Sunday, September 21, 2008


Norman Whitfield died last week. He wrote (or co-wrote) many of the definitive late 60's/early 70's songs for Motown, so his name should be recognizable to anyone record-geek enough to actually peruse songwriting credits. Among them, "War" (which has to be the most powerful anti-war song to ever chart; #1 in 1971), "Ain't to Proud to Beg", "I Heard It Through the Grapevine", "Ball of Confusion", "Cloud Nine", "I know I'm Losing You" and roughly 300+ other songs (see the massive listing at the Songwriters Hall of Fame).
As with any good song, the proof is in the pudding: how do the cover versions stack up? For "I Heard It Through the Grapevine" I'm including a link to the Slits decidely sparse version, and for "Papa Was a Rolling Stone" I had to include a link to the Pioneers version, my favorite, over even the Temps original. I tried to find D.O.A.'s cover of War (the only version that comes close to updating the intensity of the Edwin Starr original) to no avail (but turn up Starr's version and see if it doesn't still hit you in the gut). "Paint the White House Black" is a 1993 post-Motown song, co-written by Whitfield, George Clinton and about a half dozen others.
This is just a sampling. For more Whitfield songs, check out the sites hosting these MP3s. And you should really read his bio/obit at the Guardian, to throw everything into context. (Thanks to Ted for the suggestion. I owe you again Snail!)

Saturday, September 6, 2008


Looking back at 1977, it still amazes me how much happened, how fast it happened and how it changed the game forever. It was pivotal year, no doubt about it, and it wasn't just in terms of how the whole punk rock/DIY revolution changed the way the music business operated. It was the movement that defined who the tools and non-tools of the music industry were.

The Zeros, a band always included in the '77-'78 roll call of original Southern California punk bands, weren't tools. There were unbeholden to the music industry, which wasn't unusual at the time. What set the Zeros apart is that they were never really beholden to punk rock either. Though they didn't reject the punk tag, they were a rock n' roll band, pure and simple. From their first record in 1977 all the way through to their last recording in 1999. Like Sweden's Nomads (who did a remarkably loud-yet-faithful cover of the Zeros' "Wimp"), they had their own sound and their own disarming look. No spiked hair, no torn clothes, no studs.

Through different eras of the band, you only had to look at the covers they did to get an indication of what wound their watches: Bo Diddley, Mitch Ryder, Bobby Freeman, the Sonics, the New York Dolls, the Seeds, and the Standells. And every cover they played had the distinctive Zeros sound, somewhere between Johnny Thunders and the Ramones.

Their first 45, "Don't Push Me Around" b/w "Wimp" seems, lyrically, to be the stuff of JD's in training. Keep in mind, these guys were kids, between 16 and 19, when they began recording. They were documenting their own still-evolving attitude, and I-could-give-a-fuck swagger.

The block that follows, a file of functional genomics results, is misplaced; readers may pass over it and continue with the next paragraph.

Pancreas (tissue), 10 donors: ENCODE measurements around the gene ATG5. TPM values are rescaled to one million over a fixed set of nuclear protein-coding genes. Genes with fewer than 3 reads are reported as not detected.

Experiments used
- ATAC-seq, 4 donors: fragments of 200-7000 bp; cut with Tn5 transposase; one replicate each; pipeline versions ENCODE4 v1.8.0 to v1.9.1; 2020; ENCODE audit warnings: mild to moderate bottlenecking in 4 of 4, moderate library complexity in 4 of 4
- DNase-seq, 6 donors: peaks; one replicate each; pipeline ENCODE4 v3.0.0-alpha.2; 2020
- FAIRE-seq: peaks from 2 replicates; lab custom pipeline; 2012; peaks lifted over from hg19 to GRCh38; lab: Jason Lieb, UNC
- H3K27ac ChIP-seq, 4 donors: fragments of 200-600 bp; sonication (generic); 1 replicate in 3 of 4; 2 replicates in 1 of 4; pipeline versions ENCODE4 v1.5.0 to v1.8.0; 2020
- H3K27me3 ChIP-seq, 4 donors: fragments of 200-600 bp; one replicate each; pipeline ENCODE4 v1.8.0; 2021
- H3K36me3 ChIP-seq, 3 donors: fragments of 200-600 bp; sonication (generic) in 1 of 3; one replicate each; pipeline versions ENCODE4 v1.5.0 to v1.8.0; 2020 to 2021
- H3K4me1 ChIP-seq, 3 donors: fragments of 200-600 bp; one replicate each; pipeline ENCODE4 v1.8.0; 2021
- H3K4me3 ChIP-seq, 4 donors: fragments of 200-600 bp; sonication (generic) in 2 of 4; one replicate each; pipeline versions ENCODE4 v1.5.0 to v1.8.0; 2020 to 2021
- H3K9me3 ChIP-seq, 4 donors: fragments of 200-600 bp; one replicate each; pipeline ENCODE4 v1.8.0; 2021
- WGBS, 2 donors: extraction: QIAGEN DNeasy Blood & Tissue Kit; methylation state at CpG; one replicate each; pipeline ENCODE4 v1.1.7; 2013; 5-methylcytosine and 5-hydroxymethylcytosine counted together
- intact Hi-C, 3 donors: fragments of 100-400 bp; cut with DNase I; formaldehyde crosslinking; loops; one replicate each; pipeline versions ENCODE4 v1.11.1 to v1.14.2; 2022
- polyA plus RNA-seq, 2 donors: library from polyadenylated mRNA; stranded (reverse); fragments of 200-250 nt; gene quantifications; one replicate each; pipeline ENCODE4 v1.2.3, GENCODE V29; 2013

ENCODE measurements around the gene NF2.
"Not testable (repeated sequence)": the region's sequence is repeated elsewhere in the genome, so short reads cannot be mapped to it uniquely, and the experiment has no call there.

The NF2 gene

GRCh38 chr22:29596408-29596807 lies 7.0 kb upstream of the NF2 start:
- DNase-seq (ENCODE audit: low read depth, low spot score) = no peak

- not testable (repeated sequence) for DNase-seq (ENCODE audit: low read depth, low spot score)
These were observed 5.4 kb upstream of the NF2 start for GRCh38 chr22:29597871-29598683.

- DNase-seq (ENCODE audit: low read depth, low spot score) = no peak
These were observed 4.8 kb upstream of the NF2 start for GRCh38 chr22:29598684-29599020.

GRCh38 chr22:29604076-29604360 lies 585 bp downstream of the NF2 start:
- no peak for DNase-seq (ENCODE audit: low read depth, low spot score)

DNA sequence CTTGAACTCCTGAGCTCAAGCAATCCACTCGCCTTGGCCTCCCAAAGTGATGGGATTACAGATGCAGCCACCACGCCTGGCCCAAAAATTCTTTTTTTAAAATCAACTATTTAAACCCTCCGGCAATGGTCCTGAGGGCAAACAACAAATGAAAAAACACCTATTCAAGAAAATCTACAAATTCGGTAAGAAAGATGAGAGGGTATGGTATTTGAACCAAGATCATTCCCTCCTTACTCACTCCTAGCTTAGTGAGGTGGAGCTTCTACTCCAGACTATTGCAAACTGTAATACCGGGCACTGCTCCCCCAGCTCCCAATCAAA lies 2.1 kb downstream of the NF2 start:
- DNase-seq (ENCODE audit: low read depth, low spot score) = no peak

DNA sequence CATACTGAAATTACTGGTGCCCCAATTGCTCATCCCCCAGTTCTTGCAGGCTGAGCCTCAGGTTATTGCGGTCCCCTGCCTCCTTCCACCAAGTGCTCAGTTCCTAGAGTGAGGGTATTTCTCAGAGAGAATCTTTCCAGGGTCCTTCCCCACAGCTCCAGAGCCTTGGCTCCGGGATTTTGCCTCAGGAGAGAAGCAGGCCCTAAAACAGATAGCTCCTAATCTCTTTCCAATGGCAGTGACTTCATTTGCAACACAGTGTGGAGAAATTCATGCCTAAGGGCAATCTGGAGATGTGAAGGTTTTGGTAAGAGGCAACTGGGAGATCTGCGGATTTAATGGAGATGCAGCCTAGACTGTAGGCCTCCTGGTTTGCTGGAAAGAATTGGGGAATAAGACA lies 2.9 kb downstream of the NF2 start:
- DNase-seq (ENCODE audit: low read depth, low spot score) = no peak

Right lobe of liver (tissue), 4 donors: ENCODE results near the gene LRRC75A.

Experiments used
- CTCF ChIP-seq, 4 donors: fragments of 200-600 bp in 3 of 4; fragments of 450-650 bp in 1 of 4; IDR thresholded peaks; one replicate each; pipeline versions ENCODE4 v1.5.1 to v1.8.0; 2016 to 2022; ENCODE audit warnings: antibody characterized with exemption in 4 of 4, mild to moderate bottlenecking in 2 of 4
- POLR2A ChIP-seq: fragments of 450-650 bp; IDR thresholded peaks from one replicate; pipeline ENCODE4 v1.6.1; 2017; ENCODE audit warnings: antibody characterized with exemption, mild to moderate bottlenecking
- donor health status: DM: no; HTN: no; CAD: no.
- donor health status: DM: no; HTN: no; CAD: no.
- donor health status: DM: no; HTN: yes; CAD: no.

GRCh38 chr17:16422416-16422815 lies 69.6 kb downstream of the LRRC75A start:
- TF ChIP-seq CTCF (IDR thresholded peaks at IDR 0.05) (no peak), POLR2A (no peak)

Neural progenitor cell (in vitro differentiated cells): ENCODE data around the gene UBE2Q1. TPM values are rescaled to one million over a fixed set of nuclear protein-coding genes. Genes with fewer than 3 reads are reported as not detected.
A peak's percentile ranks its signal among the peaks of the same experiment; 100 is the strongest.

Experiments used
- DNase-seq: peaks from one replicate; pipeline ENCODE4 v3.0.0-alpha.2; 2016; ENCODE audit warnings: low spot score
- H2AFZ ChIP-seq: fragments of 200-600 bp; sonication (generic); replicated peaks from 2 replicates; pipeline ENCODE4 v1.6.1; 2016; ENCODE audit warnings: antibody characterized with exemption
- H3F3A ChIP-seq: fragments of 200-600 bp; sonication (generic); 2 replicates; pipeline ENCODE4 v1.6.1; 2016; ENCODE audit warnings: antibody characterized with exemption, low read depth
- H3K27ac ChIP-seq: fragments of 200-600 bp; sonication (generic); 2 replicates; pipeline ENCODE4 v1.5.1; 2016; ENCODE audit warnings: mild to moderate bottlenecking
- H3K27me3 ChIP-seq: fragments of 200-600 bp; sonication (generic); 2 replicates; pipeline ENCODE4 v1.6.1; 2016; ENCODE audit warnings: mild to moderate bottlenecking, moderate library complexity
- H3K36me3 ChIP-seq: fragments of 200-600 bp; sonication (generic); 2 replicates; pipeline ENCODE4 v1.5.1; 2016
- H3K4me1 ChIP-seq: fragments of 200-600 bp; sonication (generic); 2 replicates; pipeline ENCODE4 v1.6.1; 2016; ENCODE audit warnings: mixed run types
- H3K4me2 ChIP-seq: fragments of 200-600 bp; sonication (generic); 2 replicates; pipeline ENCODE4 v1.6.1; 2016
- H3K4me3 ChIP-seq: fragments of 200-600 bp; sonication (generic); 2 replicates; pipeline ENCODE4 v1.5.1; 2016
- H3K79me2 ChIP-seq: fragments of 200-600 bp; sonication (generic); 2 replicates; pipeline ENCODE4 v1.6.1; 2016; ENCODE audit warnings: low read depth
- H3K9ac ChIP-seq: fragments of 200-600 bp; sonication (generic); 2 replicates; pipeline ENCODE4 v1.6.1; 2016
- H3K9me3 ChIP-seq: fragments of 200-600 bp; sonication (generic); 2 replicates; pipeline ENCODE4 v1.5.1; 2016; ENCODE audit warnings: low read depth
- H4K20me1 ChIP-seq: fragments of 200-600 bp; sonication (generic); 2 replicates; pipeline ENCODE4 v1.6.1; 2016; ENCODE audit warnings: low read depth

Their earliest hometown appearance came on a local San Diego morning talk show, Sun Up (they were actually from Chula Vista, which is about 8 miles south). View the clip and take a look at the faces, the knock-kneed stances, feet practically glued to the floor; these are clearly kids. And this was just a scant few months after their first L.A. appearance, sandwiched between two other debuting bands, the Germs and the Weirdos.
The clip is from the fall of 1977, and they're lip-syncing both sides of their 45. It was just days before their first San Diego appearance, what would be the first San Diego punk rock show, with the Dils and the Hitmakers (the latter, a band that featured two ex-Dils and future Crawdaddy/Nashville Rambler Ron Silva). Things would progress quickly in the ensuing months, with regular gigs in L.A. and quick trips to San Francisco (Lead singer/guitarist Javier Escovedo would later write "I was the only one who could drive and had to motor my station wagon from Chula Vista up to The City, play the show, then drive right back so Robert, Baba and Hector could attend school the next day".)
Their sound started to coalesce and by the time of their second 45, they had fully developed what would be the two sides of the band (on this record literally). While the B-side, "Beat Your Heart Out" showed their pop-influenced love song side, "Wild Weekend," the A-side, continued the theme of youthful defiance, with a stepped up pace and, lyrically, a line-drawing of the age card that ranks up there with the Who's "My Generation". The scene is set, on a Friday night, with the parents gone, a six pack of beer, and a girl:

Baby, baby, I can't let go,
We got the Seeds on the stereo,
If they walked in now,
Man, I'd get get hung,
but I don't care,
Fuck them, I'm young,

It gonna be a wild weekend,
and I just know it,
I'm feelin' crazy,
and I gotta show it.

It's 1:33 of unadulterated rock n' roll bliss, ending with a twelve second guitar solo straight out of the Johnny Thunders songbook. "Wild Weekend" was on my top ten list in Substitute (my short lived fanzine) in 1978 and it still ranks up there as one of my favorite songs of any era, thirty years later.

The Zeros on Sun Up: "Don't Push Me Around" and "Wimp" (and short interview) video here(Some faulty video until :28, but the clip is 7:14 long)

The Zeros - Wild Weekend and Beat Your Heart Out MP3s at Last Days of Man on Earth (Dig around on the Last Days site; there's a lot of good stuff)

The Zeros bio (by Javier Escovedo 1991) at the Mod Pop Punk Archives